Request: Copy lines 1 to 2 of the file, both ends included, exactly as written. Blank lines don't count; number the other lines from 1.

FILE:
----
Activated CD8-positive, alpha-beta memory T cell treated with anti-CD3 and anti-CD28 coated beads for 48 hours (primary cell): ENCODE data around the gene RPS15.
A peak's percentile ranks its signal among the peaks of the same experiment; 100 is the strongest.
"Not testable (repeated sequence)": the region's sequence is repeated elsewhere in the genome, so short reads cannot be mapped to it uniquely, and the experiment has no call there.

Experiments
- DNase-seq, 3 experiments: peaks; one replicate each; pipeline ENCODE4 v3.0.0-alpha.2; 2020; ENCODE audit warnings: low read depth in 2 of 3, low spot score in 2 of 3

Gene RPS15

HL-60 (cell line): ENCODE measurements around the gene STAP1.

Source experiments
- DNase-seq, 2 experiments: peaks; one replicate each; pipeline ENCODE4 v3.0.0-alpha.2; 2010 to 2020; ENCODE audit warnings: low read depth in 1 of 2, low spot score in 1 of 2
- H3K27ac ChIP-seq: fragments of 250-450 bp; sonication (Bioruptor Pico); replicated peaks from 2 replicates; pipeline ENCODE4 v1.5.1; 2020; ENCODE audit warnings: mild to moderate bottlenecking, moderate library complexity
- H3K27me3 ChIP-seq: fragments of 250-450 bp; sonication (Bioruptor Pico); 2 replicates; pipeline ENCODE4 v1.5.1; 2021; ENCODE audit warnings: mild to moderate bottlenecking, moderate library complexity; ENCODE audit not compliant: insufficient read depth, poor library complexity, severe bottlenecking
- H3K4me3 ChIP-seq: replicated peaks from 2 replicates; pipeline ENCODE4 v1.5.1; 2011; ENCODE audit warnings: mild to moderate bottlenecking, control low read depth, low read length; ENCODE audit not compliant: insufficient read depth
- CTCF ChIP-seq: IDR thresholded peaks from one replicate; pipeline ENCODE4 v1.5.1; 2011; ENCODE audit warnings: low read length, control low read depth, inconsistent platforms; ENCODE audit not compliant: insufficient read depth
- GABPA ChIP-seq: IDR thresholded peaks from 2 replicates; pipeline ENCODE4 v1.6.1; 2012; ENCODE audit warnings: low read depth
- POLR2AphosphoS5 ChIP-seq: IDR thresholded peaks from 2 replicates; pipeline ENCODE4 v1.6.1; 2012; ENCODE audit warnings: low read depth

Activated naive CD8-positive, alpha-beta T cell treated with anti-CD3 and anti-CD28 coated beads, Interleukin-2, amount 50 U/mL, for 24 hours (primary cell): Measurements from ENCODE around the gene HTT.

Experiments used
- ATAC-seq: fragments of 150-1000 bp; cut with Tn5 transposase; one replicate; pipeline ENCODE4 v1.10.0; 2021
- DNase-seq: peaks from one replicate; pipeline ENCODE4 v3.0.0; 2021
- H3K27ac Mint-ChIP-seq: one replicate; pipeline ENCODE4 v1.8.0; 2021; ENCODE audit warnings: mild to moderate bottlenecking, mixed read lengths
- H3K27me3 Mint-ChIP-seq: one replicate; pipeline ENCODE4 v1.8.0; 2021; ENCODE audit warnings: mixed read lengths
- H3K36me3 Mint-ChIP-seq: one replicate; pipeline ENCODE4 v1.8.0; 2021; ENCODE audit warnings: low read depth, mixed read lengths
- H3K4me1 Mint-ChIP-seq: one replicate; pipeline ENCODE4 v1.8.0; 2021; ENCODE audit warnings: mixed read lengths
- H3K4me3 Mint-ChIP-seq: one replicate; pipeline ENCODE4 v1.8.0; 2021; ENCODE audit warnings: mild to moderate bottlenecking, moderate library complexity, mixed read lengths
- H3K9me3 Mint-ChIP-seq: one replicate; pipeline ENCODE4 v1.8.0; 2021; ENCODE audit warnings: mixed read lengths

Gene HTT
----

Activated CD8-positive, alpha-beta memory T cell treated with anti-CD3 and anti-CD28 coated beads for 48 hours (primary cell): ENCODE data around the gene RPS15.
A peak's percentile ranks its signal among the peaks of the same experiment; 100 is the strongest.